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CBS board reportedly meeting to discuss Les Moonves’ fate



les moonves cbs
CEO Les Moonves at Business Insider Ignition

Michael Seto/Business

  • The CBS board will reportedly meet Monday to discuss
    the fate of CEO and chairman Les Moonves.
  • Moonves was accused of sexual misconduct by six women
    in a New Yorker report on Friday.
  • Some female CBS executives and personalities have
    spoken in support of Moonves, but Hollywood has been largely
    silent about the story.


The CBS board of directors will reportedly meet on Monday to
discuss CEO and chairman Les Moonves’ fate, after six women
accused him of sexual misconduct in an extensive New Yorker
 published Friday.

The women told investigative journalist Ronan Farrow  — who
was also behind the New Yorker report that helped uncover decades
of sexual misconduct allegations against Harvey Weinstein — that
Moonves had forcibly touched or kissed them and negatively
influenced their careers when they rejected his advances. Moonves
denied the allegations.

One of the accusers, actress and writer Illeana Douglas, alleged
that Moonves pinned her down and kissed her during a business
meeting in 1997. When she struggled during rehearsals the
following week, she said that Moonves called her to scold her,
and she was later fired from the TV show. In a statement,
told The New Yorker
that Moonves admitted he tried to kiss
Douglas, but “denies any characterization of ‘sexual assault,’
intimidation, or retaliatory action.”

According to The Wall Street Journal, over
the weekend members of the CBS board discussed Moonves’ future at
the company and whether he should step away during its
investigation into the allegations, which will be conducted by a
law firm selected by a special committee. The WSJ said that board
members differed in opinion on whether Moonves should step

During its meeting on Monday, the board will finalize details of
the investigation,
according to The New York Times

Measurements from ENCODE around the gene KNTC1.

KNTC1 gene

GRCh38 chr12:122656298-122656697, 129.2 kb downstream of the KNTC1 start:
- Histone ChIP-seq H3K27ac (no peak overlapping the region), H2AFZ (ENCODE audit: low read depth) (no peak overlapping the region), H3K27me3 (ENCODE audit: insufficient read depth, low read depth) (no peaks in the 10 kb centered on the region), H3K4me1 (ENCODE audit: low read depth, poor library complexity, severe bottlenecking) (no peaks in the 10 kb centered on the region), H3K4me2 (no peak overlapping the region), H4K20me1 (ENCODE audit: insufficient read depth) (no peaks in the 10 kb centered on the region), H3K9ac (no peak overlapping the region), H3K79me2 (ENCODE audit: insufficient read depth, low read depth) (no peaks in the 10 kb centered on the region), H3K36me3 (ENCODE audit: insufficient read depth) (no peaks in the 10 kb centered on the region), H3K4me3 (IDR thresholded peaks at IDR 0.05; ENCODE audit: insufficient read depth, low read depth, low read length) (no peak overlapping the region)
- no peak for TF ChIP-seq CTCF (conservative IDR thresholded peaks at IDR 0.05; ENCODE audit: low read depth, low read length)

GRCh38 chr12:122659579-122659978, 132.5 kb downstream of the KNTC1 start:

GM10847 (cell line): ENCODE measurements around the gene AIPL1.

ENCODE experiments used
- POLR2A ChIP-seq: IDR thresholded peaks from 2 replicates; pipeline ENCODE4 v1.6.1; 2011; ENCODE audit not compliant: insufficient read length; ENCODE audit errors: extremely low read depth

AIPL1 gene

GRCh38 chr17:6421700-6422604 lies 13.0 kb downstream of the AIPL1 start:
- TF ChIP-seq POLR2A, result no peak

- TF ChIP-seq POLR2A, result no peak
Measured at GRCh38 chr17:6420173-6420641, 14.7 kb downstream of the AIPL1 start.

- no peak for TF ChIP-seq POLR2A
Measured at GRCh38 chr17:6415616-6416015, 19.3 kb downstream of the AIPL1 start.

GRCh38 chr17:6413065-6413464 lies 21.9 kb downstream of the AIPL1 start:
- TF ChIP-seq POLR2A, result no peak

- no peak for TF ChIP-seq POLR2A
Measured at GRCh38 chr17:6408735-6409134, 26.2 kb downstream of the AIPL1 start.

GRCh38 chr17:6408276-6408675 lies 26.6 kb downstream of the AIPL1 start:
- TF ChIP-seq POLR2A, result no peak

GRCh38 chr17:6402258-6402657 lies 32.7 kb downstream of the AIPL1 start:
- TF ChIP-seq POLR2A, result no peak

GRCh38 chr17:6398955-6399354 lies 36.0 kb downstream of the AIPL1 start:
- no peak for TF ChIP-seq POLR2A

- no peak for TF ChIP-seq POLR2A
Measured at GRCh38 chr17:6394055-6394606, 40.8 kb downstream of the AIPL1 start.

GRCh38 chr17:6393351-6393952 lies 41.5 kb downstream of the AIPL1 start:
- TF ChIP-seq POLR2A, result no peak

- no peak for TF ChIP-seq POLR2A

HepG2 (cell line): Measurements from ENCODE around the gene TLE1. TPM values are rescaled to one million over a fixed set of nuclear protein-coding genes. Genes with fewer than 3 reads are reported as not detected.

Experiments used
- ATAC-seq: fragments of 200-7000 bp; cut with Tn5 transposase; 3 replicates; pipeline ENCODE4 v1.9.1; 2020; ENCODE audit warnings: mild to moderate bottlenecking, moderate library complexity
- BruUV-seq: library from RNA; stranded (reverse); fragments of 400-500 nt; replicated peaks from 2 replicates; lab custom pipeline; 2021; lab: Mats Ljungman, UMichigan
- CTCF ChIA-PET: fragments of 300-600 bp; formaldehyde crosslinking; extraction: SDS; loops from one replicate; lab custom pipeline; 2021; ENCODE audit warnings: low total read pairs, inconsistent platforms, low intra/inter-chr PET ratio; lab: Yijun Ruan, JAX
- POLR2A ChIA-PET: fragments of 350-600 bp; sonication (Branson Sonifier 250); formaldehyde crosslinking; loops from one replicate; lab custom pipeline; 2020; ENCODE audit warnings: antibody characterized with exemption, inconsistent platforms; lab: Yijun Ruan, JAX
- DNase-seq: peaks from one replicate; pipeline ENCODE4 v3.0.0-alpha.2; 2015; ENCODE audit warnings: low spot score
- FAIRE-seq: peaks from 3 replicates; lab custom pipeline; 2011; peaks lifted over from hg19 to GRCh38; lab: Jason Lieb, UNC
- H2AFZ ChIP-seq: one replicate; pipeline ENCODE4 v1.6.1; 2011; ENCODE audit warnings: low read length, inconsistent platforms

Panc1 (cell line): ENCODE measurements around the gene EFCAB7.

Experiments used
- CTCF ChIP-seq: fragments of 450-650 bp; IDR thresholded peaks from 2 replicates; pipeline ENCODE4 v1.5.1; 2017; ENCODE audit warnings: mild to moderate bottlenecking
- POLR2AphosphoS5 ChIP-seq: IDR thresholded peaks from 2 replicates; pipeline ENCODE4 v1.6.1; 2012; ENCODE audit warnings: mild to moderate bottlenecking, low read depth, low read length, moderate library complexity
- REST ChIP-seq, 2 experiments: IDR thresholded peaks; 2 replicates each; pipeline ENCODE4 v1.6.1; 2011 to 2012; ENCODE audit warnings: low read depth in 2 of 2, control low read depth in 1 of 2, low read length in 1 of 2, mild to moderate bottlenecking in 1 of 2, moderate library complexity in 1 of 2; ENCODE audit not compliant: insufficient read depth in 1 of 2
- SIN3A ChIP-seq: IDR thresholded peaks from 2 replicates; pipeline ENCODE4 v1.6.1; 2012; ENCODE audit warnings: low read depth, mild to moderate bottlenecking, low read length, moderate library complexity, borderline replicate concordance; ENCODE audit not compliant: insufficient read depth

, including how it should
proceed and the scope of the investigation. CNN reported that the
meeting will take place at 9 a.m. PT on Monday, and that the
investigation “could take weeks” as it looks into allegations
against Moonves, “60 Minutes” executive producer Jeff Fager, and
the overall culture at CBS.

Many Hollywood heavyweights who have previously been outspoken in
support of the #MeToo movement have not commented on the Moonves
story. This is markedly different from other #MeToo allegations
that have come to light, which have often garnered immediate and
vocal support from Hollywood stars.

Since the allegations broke, some female CBS executives and
personalities have come to Moonves’ defense, including his wife,
Julie Chen, who tweeted Friday, “Leslie is a good man and loving
father, devoted husband and inspiring corporate leader. He has
always been a kind, decent, and moral human being. I fully
support my husband and stand behind him and his statement.”

Programming executive Angelia McDaniel tweeted her support on
Friday, saying that her relationship with Moonves has been “one
of respect and support, in an environment where talent and hard
work rise to the top. Statements about a culture of repression
and subjugation of women have never been brought to bear on
myself or my department in my eight years as a top executive at

CBS advertising revenue chief Jo Ann Ross also tweeted, “I fully
support Leslie Moonves and his statement. My experience with him
on a professional and personal basis has never had any hint of
the behavior this story refers to.”

Sharon Osbourne, who co-hosts CBS talk show “The Talk,” tweeted,
I hope people don’t rush to judgement and let @CBS
conduct their investigation. Sending my love and support to
my friends @
JulieChen and Leslie Moonves.”

Lynda Carter, who starred as the title character on the 1970s
“Wonder Woman” TV show that aired on CBS, tweeted “Les
Moonves is a close friend. I’ve known him for 40 years. He is a
kind, decent and honorable man. I believe him and I believe in

But others have been more measured in their comments.

Chuck Lorre, creator of CBS sitcoms such as “The Big Bang
Theory,” “Young Sheldon,” and “Two and a Half Men,” declined to comment on the
allegations against Moonves during a Television Critics
Association panel on Sunday, but instead commented on the
importance of a safe work environment. 

“I’ve been in some unsafe environments in television and
you can read about them,” he said. “You can’t do good work in an
unsafe environment, and it had to be made safe for everyone. Why
would anyone want to go to work in an environment that’s not
nurturing? You certainly can’t do comedy if you’re frightened,
and you certainly can’t do good work if the environment doesn’t
support you and look after your best interests.”

Moonves generally denied the allegations, and said in a
statement to New Yorker:

“Throughout my time at CBS, we have promoted a culture of respect
and opportunity for all employees, and have consistently found
success elevating women to top executive positions across our
company. I recognize that there were times decades ago when I may
have made some women uncomfortable by making advances. Those were
mistakes, and I regret them immensely. But I always understood
and respected — and abided by the principle — that ‘no’ means
‘no,’ and I have never misused my position to harm or hinder
anyone’s career. This is a time when we all are appropriately
focused on how we help improve our society, and we at CBS are
committed to being part of the solution.”

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